Schema Therapy: What It Is & How It Can Help
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Individuals who haven’t experienced a lasting change from therapy may benefit from a relatively new form of treatment called schema therapy. Developed specifically for those with long-term psychological suffering, schema therapy addresses the root beliefs that negatively impact a person’s life.
What Is Schema Therapy?
Schema therapy is an integrative treatment model created to help individuals who haven’t responded well to other types of therapies. Dr. Jeffery Young used cognitive-behavioral therapy as the foundation for schema therapy, then included aspects of other psychotherapy theories to make the treatment more robust.
Schema therapy focuses on challenging early maladaptive schemas (EMS) that negatively impact thoughts and behaviors. Think of a schema as a way in which you see the world. It’s a broad theme you use to understand yourself, relationships, and your environment. People with EMS likely have unhealthy thought and behavior patterns. Dr. Young believed that EMS are an underlying factor for mental health disorders, such as personality disorders, anxiety, depression, and eating disorders.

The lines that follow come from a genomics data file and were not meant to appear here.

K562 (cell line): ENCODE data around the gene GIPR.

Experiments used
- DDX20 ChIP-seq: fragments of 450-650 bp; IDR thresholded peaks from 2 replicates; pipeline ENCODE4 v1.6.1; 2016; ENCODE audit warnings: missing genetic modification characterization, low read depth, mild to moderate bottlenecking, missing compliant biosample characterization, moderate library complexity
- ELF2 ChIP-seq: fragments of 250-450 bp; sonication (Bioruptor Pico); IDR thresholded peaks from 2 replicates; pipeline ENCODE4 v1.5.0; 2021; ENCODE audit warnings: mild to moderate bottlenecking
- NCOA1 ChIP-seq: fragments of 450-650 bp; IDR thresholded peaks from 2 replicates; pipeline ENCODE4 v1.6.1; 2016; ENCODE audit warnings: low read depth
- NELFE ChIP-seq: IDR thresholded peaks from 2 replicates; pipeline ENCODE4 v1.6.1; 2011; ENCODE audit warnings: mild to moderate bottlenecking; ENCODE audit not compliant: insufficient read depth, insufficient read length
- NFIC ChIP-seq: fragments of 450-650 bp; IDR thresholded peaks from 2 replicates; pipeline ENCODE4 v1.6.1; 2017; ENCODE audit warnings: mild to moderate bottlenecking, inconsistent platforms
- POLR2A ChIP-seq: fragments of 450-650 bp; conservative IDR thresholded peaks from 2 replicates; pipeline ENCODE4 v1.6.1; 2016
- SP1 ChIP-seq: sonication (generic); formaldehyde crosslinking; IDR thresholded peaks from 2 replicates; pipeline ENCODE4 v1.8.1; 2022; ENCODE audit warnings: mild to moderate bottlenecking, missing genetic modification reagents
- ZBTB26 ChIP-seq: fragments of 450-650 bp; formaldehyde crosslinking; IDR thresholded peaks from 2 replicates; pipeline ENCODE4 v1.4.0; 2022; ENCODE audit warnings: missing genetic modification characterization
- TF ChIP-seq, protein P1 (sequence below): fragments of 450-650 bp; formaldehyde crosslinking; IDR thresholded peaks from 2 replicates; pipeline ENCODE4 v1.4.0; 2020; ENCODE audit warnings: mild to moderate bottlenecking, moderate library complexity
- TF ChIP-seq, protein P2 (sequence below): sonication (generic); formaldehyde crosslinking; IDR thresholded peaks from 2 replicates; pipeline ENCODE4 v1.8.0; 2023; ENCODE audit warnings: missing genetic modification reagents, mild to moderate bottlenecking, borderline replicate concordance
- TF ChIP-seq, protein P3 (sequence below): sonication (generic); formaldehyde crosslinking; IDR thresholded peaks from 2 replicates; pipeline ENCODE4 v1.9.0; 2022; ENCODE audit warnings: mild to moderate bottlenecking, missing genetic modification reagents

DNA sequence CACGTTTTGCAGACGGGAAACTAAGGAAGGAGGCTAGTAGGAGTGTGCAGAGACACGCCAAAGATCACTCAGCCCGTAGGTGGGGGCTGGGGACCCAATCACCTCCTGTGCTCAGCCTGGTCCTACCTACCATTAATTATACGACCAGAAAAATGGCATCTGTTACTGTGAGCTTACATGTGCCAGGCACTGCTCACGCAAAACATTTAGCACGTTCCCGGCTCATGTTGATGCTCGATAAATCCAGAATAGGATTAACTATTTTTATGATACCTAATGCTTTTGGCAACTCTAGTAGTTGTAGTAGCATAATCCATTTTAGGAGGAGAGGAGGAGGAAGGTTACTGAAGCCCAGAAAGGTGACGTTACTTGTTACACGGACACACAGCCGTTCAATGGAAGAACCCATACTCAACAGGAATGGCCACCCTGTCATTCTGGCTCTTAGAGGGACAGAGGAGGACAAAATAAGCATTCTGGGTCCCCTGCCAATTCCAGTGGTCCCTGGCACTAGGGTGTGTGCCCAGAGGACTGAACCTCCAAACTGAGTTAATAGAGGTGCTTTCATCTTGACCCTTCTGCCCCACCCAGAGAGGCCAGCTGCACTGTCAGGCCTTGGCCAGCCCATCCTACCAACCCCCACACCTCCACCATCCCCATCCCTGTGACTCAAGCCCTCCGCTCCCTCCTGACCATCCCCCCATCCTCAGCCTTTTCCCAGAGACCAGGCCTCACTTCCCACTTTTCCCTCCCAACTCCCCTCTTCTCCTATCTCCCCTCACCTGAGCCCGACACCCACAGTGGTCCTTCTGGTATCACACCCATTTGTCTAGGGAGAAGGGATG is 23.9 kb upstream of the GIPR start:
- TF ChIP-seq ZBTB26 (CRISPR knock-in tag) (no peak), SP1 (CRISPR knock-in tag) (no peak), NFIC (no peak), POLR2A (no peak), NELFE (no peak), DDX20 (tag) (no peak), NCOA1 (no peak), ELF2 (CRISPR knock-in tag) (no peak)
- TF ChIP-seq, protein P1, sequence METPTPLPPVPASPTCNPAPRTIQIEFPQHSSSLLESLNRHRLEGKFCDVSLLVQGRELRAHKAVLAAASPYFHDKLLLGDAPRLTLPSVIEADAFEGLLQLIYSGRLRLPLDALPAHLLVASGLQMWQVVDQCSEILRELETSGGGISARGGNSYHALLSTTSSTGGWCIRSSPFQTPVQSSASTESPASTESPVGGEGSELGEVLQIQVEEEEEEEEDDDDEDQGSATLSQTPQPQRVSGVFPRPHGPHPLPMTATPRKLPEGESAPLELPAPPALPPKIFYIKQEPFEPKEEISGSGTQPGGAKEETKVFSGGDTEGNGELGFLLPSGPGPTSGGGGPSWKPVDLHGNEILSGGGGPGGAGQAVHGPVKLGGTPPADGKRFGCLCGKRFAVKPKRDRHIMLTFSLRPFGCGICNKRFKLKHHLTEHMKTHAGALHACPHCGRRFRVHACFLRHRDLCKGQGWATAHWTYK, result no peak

About Early Maladaptive Schemas
Early maladaptive schemas are self-defeating thoughts and emotional patterns that develop in childhood and then get repeated and expanded in adulthood. These schemas are dysfunctional and impact how someone views themselves and their relationships. In most cases, an individual develops EMS in response to childhood trauma or an unmet core emotional need.
- Healthy attachment
- Independence, sense of self
- Rational, age-appropriate limits and boundaries
- Opportunity to share needs and emotions
- Freedom and ability to be spontaneous and play
The child uses the schema to survive. Over time, the schema becomes ingrained. When the child reaches adulthood, the schema continues even though it’s no longer helpful.
An individual’s schema and associated feelings and thoughts are triggered when they’re reminded (consciously or unconsciously) of their childhood trauma or unmet need.
The 5 Schema Domains
There are 18 EMS clustered into five domains based on the core emotional needs. Each domain identifies common beliefs, family of origin concerns, childhood experiences, and interpersonal issues.
Disconnection and Rejection
Unmet Need: Healthy attachment
People with schemas within the disconnection and rejection domain often have difficulty forming and maintaining healthy relationships. They don’t believe they’ll get their needs met because they grew up in unpredictable, abusive or emotionally unavailable families.